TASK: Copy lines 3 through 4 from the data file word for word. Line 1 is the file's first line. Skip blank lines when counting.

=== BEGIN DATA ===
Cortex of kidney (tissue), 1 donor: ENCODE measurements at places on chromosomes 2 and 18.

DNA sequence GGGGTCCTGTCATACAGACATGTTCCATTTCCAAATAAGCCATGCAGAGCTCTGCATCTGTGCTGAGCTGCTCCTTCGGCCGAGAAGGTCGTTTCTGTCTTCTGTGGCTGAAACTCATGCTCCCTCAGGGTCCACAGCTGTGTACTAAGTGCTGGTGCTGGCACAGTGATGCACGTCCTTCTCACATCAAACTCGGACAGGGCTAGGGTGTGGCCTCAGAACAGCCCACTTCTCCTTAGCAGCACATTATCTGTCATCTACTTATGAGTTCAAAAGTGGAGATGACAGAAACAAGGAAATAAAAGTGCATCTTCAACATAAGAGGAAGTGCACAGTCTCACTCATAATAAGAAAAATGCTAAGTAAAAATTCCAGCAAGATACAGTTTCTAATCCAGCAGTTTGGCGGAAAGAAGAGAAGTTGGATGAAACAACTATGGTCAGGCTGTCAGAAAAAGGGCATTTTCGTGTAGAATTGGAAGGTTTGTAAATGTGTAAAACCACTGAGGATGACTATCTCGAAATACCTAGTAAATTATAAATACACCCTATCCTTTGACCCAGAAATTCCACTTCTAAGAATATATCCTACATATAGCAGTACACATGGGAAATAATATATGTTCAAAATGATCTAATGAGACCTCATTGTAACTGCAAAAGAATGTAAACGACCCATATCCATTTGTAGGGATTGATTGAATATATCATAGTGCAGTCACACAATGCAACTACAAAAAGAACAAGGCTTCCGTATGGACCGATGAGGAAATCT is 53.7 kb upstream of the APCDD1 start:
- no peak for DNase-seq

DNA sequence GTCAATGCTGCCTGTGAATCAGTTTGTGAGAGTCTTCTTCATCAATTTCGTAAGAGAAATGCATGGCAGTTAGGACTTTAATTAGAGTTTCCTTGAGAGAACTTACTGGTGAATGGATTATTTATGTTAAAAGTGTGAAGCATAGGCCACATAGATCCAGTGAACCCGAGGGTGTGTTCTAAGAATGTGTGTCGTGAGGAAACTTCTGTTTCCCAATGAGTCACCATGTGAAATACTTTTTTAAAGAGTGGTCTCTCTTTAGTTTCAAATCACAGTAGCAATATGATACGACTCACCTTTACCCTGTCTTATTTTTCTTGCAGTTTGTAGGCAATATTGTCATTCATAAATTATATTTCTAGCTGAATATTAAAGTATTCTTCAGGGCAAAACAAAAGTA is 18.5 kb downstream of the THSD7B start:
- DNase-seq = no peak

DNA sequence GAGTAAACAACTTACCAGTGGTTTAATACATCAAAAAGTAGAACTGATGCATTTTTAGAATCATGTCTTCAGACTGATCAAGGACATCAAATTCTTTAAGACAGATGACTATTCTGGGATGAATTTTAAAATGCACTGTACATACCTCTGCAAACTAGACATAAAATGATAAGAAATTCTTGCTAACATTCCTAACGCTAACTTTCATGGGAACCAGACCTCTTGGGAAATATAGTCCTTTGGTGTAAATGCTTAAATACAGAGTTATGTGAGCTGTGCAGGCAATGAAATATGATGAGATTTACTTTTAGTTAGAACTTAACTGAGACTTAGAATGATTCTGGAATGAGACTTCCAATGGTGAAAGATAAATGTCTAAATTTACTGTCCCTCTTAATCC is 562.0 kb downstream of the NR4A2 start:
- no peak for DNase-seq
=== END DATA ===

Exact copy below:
- no peak for DNase-seq

DNA sequence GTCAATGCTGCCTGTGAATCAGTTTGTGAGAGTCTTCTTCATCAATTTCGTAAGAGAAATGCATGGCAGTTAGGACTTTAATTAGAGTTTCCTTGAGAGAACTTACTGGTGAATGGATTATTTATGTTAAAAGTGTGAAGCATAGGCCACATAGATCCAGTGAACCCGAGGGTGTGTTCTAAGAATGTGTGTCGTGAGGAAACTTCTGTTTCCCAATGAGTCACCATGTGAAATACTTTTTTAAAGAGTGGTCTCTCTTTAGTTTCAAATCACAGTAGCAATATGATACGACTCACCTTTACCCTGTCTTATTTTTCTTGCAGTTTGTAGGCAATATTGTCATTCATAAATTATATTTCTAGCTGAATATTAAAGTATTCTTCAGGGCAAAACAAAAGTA is 18.5 kb downstream of the THSD7B start: